A goggle-eyed purple squid spied by scientists from the oceanic research vessel E/V Nautilus takes tentacle grape to a new and lower level. While cruising off the coast of California with one of its ROVs scanning the ocean floor, an outrageously purple squid of the species Rossia pacifica came into view. Looking like an octopus but actually a close relative to cuttlefish, this species of squid is usually found on the sea floor at depths of around 900 meters or 2,950 feet.
Unlike most squids, Rossia pacifica is an ambush predator – it burrows into the sediment with only its eyes poking out, then grabs passing fish or shrimp with its eight sucker-lined tentacles. The E/V Nautilus's ROV fortuitously recorded this particular specimen before it could camouflage itself beneath the mud.
“One of the amazing things about the type of ocean exploration that we do with the E/V Nautilus is the discovery of the unexpected,” states E/V Nautilus spokesperson Susan Poulton. “So little of the ocean has been explored that we make a new discovery on almost every dive. It not only advances our collective knowledge of the biology and the geology of the ocean, but these finds are a delight to the team on board and the broader audience who tune in to explore along with us.”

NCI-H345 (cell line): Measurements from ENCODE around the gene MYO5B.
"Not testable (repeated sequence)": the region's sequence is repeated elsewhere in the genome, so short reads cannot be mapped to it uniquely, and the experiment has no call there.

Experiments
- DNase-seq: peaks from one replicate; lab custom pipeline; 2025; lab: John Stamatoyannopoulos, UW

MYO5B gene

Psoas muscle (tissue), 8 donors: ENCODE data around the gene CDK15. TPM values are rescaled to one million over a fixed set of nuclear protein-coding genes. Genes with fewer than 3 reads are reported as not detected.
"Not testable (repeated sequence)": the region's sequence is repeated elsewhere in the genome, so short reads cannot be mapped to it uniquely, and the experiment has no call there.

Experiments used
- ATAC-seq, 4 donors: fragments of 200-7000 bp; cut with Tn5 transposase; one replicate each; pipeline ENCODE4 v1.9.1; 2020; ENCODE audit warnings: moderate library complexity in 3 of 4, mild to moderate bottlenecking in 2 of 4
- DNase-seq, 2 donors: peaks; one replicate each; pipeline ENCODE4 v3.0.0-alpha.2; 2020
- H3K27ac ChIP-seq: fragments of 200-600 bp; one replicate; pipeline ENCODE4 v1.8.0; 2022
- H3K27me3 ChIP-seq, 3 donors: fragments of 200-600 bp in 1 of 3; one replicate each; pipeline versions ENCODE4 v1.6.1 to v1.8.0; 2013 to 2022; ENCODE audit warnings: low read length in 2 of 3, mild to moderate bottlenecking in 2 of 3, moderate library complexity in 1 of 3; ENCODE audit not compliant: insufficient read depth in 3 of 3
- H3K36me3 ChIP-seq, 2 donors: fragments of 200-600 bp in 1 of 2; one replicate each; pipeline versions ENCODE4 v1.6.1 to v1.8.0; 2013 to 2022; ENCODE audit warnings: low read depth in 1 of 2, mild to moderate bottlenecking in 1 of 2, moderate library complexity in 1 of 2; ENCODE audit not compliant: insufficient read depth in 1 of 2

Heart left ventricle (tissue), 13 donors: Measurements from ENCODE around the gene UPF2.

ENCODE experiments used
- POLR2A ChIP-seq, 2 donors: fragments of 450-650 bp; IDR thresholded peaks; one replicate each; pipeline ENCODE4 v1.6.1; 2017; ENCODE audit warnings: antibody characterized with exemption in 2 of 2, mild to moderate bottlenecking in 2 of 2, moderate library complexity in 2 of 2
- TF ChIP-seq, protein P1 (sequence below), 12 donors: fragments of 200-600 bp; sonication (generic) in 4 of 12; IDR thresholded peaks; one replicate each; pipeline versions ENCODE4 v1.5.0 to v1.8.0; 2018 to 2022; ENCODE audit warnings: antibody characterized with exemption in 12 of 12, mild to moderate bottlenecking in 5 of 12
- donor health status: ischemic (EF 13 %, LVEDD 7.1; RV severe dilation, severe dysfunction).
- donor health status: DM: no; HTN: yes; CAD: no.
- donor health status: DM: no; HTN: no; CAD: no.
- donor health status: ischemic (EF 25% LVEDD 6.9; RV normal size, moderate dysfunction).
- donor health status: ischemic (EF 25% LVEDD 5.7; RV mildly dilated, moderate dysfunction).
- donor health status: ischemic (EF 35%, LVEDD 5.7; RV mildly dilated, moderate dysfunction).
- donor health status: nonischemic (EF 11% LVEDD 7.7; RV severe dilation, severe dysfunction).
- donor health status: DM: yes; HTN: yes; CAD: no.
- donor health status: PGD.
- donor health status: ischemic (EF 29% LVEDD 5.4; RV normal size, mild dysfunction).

The 64-meter (210-ft) long E/V Nautilus is operated by the Ocean Exploration Trust under the direction of Dr. Robert Ballard, known for finding the wrecks of both the RMS Titanic and the WWII German battleship Bismarck. (images and info via E/V Nautilus and WENN)